A lot of this is repetitious of names they've already discussed earlier in the tape, but it's helpful for them to repeat it, if only to verify they're remembering it the same. They do discuss their mother's siblings who remained in Europe for the first time. The Israeli cousin that Esther Hoffman had been in contact with was likely a grand-daughter of Feri/Frank Lichtmann. She and her family have traveled to the US a couple times now, and I've had a chance to meet them. The uncle they recall as Dezur, is listed in my family notes with the English name David.

I have learned through some research that the father of Joe and Regina Deutsch was an Albert Deutsch, another brother of my great grandfather, Samuel. Bert says their cousin, Herman Deutsch was also a brother to Joe and Regina. This is possible, though I haven't found any documentation absolutely connecting Herman to Albert. The records I have found show he was ten years younger than Joe, and seven years younger than Regina. My research also suggests Joe changed the spelling of his surname to Deutch (dropping the 's').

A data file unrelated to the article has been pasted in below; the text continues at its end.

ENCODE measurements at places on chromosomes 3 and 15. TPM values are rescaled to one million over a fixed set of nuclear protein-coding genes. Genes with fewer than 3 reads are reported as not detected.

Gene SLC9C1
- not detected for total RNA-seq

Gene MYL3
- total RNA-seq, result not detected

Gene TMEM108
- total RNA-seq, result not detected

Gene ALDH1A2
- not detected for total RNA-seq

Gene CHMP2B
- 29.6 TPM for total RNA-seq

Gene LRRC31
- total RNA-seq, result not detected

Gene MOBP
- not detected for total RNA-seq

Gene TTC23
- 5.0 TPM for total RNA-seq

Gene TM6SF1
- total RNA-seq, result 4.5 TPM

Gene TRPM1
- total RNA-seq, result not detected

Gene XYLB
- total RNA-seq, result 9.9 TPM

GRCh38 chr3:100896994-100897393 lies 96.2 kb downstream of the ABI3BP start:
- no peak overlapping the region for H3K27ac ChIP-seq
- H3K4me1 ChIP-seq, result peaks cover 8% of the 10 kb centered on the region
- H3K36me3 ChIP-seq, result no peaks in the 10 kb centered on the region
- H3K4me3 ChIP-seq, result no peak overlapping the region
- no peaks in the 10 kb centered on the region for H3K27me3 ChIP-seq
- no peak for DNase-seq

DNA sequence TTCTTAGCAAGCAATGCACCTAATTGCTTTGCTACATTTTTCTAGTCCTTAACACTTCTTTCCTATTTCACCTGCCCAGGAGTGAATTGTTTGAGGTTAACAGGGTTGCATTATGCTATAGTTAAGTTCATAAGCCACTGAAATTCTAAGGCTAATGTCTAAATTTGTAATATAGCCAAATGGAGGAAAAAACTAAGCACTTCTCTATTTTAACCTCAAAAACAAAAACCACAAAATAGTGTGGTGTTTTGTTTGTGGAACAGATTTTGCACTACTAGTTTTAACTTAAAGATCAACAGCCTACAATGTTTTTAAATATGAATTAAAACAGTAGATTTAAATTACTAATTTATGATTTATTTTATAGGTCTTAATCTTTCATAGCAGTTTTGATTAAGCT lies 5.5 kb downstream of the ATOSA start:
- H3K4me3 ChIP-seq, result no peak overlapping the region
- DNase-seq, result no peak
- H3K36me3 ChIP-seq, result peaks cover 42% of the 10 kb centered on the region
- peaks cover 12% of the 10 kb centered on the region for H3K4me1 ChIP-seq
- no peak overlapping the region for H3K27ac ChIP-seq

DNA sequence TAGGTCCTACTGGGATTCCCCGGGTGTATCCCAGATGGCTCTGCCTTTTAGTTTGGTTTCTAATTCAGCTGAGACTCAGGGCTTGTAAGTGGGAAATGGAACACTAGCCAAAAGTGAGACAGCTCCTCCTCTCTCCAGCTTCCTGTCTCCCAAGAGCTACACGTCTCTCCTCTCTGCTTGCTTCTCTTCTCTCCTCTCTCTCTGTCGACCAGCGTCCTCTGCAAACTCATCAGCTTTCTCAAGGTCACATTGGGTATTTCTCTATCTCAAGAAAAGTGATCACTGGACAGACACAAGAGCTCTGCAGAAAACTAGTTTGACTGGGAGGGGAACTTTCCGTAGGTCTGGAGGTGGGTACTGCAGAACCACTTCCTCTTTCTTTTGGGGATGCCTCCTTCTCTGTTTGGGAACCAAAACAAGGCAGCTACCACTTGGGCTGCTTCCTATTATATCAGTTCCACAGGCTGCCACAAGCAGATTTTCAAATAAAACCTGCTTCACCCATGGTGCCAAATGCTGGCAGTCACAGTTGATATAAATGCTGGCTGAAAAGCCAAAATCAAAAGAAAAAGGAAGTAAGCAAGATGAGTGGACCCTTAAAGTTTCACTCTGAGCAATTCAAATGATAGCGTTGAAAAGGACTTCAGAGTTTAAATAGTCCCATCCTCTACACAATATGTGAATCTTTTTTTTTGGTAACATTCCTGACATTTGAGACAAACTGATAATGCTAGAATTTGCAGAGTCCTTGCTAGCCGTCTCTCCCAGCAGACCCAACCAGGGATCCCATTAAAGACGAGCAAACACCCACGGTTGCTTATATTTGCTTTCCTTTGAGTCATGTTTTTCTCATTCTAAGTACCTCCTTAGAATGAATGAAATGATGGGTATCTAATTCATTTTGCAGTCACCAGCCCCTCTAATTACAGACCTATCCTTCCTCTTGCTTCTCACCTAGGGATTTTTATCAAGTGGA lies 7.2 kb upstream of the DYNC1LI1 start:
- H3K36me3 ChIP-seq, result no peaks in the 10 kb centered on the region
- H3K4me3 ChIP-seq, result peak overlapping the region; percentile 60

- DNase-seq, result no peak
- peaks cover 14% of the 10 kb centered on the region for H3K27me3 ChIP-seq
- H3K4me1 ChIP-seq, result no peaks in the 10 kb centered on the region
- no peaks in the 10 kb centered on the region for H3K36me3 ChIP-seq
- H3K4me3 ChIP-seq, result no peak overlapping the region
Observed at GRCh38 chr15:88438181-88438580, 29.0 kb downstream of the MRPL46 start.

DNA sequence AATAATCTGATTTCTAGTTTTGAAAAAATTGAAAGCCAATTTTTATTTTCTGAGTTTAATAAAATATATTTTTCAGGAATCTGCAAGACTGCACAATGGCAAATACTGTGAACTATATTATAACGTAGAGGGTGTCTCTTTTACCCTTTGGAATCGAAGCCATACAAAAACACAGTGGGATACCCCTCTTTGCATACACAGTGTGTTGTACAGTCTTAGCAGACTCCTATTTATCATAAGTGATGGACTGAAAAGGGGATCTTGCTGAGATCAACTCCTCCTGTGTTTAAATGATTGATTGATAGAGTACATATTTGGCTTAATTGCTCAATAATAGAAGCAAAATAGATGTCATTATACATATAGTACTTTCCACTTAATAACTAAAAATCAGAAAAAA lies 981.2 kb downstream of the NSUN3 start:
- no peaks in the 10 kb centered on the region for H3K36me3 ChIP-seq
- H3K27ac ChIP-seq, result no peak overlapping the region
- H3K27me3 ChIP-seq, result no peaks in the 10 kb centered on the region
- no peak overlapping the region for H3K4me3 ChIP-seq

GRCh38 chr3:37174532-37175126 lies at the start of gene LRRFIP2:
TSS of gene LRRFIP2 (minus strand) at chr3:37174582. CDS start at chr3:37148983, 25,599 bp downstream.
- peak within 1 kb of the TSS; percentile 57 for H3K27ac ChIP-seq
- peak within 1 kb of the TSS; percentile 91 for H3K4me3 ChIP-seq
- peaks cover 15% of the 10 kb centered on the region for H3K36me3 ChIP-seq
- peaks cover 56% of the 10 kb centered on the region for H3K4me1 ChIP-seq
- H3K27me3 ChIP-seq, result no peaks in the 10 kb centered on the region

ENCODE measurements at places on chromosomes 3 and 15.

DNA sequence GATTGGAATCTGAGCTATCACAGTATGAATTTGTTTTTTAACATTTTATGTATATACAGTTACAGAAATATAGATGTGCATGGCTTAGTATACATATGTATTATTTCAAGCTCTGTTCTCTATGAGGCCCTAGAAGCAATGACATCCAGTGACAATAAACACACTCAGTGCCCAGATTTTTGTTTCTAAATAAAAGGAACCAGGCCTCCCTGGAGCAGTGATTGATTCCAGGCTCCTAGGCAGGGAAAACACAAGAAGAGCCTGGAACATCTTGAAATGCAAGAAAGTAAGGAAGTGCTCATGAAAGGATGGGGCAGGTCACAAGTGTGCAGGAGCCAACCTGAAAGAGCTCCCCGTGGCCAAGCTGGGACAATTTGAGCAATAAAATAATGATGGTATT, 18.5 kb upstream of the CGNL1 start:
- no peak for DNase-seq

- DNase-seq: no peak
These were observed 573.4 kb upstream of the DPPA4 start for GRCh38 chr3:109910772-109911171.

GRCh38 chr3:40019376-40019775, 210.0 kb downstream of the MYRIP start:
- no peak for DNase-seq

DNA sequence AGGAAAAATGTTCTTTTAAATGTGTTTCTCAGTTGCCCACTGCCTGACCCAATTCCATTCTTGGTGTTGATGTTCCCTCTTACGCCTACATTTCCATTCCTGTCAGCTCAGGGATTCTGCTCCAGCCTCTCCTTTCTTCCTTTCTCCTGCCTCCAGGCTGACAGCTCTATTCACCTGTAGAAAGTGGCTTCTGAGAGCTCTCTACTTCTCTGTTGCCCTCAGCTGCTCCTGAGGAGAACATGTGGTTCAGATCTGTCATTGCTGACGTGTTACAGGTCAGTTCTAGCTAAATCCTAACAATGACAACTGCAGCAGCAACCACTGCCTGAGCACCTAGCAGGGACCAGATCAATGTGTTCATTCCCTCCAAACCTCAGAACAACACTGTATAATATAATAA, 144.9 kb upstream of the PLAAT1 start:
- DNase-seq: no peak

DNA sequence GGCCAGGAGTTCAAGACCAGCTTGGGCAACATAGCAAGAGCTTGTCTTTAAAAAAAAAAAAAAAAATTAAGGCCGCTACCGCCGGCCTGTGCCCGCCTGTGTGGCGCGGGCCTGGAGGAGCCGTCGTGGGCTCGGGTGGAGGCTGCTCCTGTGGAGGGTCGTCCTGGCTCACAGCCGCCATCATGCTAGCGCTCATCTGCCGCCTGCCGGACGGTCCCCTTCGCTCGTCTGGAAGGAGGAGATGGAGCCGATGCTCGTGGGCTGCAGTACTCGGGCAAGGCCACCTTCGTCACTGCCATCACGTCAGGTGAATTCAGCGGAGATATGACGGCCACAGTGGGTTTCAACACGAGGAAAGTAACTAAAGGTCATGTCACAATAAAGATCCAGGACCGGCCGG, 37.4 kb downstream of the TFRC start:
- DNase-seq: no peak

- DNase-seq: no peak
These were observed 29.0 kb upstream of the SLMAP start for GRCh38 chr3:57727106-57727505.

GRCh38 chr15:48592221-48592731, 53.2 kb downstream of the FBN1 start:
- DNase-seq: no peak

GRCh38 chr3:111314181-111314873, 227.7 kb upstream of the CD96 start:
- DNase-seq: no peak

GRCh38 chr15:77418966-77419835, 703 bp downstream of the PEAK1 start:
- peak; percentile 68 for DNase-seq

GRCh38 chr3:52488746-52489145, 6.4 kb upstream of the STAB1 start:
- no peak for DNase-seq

There are 20 minutes left of the tape to transcribe.

If you choose to join me in Amanuensis Monday and post your transcriptions, feel free to add a link to your post below, or in the comments.

Sunday, January 17, 2010

Weekly Genealogy Picks

Weekly Genealogy Picks -- January 10 to January 16
from genealogy blogs, newspaper articles and elsewhere

Miriam at Ancestories is running a series: 52 Weeks of Online American Digital Archives and Databases. This week she wrote on Alaska. (Note: she appears to be posting them on Sunday, and this list runs Sunday to Saturday, so when you read this, Arizona's post will be on the site.)